Record number of Scots receive life-saving organ transplants

Mary Moffat with son Stephen and daughter Rachael, who both received heart transplants when they were younger. Picture: Contributed
Mary Moffat with son Stephen and daughter Rachael, who both received heart transplants when they were younger. Picture: Contributed
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A record number of Scots received a life-changing organ transplant last year, new figures have revealed.

The year 2016-17 also saw the highest ever number of cases where peoples organs were donated after their death.

A total of 133 people who died in Scottish hospitals became organ donors, up from 99 the previous year, according to figures from NHS Blood and Transplant (NHSBT).

That meant that 348 people who were waiting for a transplant were able to have the surgery they needed.

A further 82 people received a new kidney from a living donor in 2016-17.

Public Health Minister Aileen Campbell said the increase in donations was “fantastic news” which “shows the real progress we’re making in organ donation”.

The number of people who are waiting for a transplant has fallen to the lowest ever recorded, with almost 2.4 million people in Scotland now on the NHS Organ Donor Register - approximately 45% of the population.

But despite this Ms Campbell said more needed to be done to ensure as many people as possible can benefit from transplant surgery.

The Scottish Government has just carried out a consultation about moving to a “soft opt-out” system of donation - where a person’s organs could be taken for transplantation after death unless they had specified this should not happen.

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Ms Campbell said: “An increase in deceased donor numbers of 34% is not only really positive news for people waiting for a transplant, it puts us ahead of our target in progressing to reach 26 deceased donors per million of population by 2020.

“And it means that more Scottish residents than ever before received a life-changing transplant, although we know that there is still more to do to ensure that as many people as possible can receive the transplants they need.

“We must always be mindful that most organ and tissue donation can only occur as a result of tragic circumstances and I’d like to thank every donor and their family who made the selfless decision to donate their organs or tissue and enabled others to live and transform their lives.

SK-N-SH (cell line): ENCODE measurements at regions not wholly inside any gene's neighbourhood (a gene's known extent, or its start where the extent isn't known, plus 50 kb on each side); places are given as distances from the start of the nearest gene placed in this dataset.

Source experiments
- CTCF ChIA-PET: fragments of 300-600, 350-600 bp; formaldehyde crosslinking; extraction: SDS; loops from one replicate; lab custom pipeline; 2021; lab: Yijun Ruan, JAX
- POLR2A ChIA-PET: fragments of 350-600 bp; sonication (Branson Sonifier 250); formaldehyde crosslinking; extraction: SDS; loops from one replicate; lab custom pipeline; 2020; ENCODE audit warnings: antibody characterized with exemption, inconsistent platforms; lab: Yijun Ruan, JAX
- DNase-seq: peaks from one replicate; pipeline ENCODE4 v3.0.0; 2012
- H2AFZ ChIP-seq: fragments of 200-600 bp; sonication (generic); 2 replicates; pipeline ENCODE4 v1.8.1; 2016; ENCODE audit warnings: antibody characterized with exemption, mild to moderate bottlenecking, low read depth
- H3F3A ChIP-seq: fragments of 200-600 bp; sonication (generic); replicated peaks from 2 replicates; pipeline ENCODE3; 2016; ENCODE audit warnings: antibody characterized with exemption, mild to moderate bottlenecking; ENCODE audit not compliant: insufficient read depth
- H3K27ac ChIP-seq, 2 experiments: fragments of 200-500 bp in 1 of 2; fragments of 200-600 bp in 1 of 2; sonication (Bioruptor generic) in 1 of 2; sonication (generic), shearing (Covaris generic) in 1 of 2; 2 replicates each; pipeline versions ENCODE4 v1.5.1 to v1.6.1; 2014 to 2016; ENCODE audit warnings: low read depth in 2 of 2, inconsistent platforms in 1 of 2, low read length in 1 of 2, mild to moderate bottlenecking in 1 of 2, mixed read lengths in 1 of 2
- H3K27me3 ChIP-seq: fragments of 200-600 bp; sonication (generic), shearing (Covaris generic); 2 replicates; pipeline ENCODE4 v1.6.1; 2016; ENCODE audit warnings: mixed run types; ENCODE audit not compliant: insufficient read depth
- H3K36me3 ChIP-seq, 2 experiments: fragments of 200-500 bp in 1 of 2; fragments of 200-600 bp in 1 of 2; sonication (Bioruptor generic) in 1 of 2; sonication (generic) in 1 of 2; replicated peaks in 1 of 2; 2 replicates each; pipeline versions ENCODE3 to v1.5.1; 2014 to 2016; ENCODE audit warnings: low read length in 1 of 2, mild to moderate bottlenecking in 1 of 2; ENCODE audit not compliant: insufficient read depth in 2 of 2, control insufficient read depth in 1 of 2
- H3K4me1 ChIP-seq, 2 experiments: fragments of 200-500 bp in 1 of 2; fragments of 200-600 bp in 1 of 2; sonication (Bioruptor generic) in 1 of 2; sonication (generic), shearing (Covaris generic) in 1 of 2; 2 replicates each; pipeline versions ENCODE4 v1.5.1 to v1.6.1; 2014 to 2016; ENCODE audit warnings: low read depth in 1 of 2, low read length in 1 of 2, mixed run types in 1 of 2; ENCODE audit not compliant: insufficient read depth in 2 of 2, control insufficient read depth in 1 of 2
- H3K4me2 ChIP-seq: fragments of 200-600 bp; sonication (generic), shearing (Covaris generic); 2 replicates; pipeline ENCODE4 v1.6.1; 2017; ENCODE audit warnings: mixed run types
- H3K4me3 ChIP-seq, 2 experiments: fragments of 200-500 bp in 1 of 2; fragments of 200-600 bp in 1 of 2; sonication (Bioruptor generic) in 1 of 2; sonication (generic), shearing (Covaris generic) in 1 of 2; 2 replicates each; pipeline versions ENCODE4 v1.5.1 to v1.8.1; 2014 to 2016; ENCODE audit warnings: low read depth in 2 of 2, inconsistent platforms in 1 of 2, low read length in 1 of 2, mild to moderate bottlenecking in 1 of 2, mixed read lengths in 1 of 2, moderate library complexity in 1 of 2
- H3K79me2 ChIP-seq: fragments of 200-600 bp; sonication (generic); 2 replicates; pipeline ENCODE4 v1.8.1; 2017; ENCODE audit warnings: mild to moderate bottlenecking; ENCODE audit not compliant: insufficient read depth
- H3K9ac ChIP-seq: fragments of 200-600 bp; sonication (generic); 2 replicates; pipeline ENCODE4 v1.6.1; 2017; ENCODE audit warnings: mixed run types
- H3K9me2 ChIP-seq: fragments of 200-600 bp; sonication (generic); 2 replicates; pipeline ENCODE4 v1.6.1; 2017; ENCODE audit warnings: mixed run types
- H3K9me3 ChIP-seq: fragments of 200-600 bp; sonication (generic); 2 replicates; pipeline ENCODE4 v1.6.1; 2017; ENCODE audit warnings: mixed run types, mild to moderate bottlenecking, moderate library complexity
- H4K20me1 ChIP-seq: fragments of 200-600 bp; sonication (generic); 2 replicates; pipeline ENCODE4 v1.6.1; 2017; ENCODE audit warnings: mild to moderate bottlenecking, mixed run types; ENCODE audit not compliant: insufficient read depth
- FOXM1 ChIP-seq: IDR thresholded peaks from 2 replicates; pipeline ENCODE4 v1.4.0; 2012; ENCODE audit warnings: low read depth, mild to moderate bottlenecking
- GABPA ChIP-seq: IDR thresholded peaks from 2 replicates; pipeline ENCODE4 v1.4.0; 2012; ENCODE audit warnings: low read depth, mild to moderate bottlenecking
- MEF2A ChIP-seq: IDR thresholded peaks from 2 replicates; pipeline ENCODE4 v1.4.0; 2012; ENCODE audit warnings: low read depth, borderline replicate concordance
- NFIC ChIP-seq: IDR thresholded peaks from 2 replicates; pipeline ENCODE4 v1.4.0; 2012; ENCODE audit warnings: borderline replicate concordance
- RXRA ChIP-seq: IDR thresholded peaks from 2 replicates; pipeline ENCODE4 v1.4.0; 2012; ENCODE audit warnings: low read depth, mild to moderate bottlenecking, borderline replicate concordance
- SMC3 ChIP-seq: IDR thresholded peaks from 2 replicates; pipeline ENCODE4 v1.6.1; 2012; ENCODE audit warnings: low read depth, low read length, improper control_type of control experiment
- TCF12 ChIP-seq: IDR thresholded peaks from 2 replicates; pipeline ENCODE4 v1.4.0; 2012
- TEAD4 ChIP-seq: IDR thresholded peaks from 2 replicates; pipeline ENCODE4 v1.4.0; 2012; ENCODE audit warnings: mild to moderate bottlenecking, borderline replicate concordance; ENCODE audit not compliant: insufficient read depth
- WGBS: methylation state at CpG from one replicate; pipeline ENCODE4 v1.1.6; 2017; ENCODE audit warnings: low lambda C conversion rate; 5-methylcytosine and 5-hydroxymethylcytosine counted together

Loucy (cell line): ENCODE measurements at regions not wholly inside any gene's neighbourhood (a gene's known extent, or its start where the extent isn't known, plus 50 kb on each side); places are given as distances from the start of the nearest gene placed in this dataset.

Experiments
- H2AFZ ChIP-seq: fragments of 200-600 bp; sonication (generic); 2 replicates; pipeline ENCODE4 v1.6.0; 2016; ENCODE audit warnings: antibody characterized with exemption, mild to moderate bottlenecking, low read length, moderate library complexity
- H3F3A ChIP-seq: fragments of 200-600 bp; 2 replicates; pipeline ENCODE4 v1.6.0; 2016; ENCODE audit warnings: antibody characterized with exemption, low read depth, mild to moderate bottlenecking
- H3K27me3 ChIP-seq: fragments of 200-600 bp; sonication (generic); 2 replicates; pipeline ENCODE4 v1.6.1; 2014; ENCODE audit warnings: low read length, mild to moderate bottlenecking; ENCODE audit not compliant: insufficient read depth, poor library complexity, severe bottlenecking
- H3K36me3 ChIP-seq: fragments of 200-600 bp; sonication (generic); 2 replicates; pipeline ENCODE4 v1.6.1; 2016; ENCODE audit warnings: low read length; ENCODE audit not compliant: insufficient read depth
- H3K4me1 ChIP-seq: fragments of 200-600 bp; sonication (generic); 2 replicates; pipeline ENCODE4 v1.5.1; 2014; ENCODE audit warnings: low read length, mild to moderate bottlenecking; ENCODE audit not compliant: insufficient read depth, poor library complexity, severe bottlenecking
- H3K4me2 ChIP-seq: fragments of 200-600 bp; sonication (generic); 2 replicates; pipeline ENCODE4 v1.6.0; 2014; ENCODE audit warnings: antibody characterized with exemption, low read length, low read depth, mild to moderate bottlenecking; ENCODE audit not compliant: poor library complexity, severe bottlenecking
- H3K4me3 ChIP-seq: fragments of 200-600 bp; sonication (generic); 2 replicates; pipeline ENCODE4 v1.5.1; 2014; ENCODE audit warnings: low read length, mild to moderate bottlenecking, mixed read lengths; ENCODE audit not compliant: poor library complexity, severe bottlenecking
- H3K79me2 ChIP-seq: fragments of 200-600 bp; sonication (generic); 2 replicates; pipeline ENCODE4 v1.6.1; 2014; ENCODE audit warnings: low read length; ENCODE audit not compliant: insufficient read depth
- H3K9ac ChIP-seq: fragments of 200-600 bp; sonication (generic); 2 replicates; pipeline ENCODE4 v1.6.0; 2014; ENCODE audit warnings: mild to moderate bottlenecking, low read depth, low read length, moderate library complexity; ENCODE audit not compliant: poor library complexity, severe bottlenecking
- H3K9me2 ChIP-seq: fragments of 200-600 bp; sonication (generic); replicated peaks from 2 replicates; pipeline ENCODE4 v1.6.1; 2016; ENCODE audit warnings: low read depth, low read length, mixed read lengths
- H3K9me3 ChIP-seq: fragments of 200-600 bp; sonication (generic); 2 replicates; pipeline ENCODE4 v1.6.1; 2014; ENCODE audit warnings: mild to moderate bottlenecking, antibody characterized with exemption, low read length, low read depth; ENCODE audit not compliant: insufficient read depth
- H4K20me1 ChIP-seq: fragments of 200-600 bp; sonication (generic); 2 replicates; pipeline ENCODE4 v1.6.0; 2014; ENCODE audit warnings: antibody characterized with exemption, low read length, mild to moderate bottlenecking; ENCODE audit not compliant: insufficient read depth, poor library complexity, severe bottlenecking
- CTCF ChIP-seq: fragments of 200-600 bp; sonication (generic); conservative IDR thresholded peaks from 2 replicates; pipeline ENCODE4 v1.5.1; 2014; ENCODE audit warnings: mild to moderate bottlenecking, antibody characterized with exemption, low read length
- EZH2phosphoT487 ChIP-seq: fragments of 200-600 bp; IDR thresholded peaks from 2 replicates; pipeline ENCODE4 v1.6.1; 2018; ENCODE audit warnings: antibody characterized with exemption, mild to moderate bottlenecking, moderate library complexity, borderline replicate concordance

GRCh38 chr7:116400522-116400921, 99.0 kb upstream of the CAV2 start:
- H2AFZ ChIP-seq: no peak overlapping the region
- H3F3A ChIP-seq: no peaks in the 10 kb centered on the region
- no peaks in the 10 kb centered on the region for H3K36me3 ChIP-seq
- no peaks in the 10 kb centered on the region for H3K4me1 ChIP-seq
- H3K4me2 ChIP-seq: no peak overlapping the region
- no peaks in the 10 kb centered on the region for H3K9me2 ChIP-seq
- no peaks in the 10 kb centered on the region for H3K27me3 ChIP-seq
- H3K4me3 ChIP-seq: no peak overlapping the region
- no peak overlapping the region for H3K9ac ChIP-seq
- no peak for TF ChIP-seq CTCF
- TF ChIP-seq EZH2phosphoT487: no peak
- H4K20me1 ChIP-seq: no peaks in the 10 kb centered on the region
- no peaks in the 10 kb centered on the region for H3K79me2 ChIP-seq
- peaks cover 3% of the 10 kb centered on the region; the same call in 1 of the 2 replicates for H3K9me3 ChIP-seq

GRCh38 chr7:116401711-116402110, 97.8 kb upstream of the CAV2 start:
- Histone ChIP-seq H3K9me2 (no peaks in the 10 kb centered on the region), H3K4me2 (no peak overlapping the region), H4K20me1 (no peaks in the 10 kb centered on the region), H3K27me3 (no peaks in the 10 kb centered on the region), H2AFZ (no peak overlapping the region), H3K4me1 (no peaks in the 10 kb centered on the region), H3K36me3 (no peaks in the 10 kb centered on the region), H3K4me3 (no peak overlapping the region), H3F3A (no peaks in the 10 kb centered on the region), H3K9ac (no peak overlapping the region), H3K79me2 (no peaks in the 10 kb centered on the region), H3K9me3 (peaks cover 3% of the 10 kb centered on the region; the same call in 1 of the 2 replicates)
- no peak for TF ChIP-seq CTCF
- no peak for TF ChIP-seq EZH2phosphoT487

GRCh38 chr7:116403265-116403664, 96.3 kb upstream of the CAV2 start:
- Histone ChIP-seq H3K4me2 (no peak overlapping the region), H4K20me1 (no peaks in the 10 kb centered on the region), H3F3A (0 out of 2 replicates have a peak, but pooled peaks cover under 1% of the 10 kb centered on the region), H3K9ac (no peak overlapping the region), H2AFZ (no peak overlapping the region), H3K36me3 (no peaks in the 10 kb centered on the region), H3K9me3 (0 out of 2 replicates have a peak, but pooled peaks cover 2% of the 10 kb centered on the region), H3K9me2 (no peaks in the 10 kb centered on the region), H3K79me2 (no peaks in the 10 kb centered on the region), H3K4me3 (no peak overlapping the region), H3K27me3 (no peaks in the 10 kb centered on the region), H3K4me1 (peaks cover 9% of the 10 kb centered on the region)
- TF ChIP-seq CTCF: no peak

“I’m also very grateful to staff across the NHS in Scotland who work tirelessly to ensure that people’s donation wishes are respected and that every donation counts.

“Our consultation on a soft-op-out system closed recently and the responses are currently being independently analysed. We have a presumption in favour and will be setting out our next steps in the coming months.”

Primary teacher Heather Marshall had a liver transplant which saved her life in November 2016.

She was diagnosed with Primary Sclerosing Cholangitis (PSC) in 2015, and while she was initially able to manage the condition using medication, her health deteriorated, resulted in her being placed on the transplant list in October 2016.

By this point she was retaining fluid, was constantly itchy and nauseous, could not lie down due to the risk that her lungs would fill with fluid, and she was struggling to eat and breathe.

The 40-year-old from Gartcosh recalled: “I had no energy, didn’t feel great and my skin had started to become jaundiced.

“Throughout the year I struggled with infections to my bile ducts which resulted in me being referred to the Royal Infirmary of Edinburgh to be assessed for a transplant at the beginning of October.

“When I left the hospital after a week of assessment I was shocked at how ill I looked. I’d been working up until that point, but as soon as I stopped it was like my body had just given up.”

She told how she was both “relieved and excited” when she got the call to say a liver was available just three weeks after being put on the transplant list.

“I wasn’t well and I didn’t have long without a transplant, but it was such a conflict of emotion,” she stated.

“You’re so aware that to get that chance of life, something awful had to happen to someone else.

“I’d always been on the NHS Organ Donor Register and I think it felt easier to accept that gift, knowing I would be happy to do the same for someone else.

“You never expect that this kind of thing will happen to you or someone you know, so organ donation isn’t something that’s top of your mind. I understand it’s not for everybody, but I would encourage people to think about it and make their wishes known.

“I know that without my transplant I wouldn’t be here now. I got married just after my diagnosis, and because of my donor I have a future. I’ll never stop being grateful for that.”

READ MORE: Danger of soft opt-out for organ donation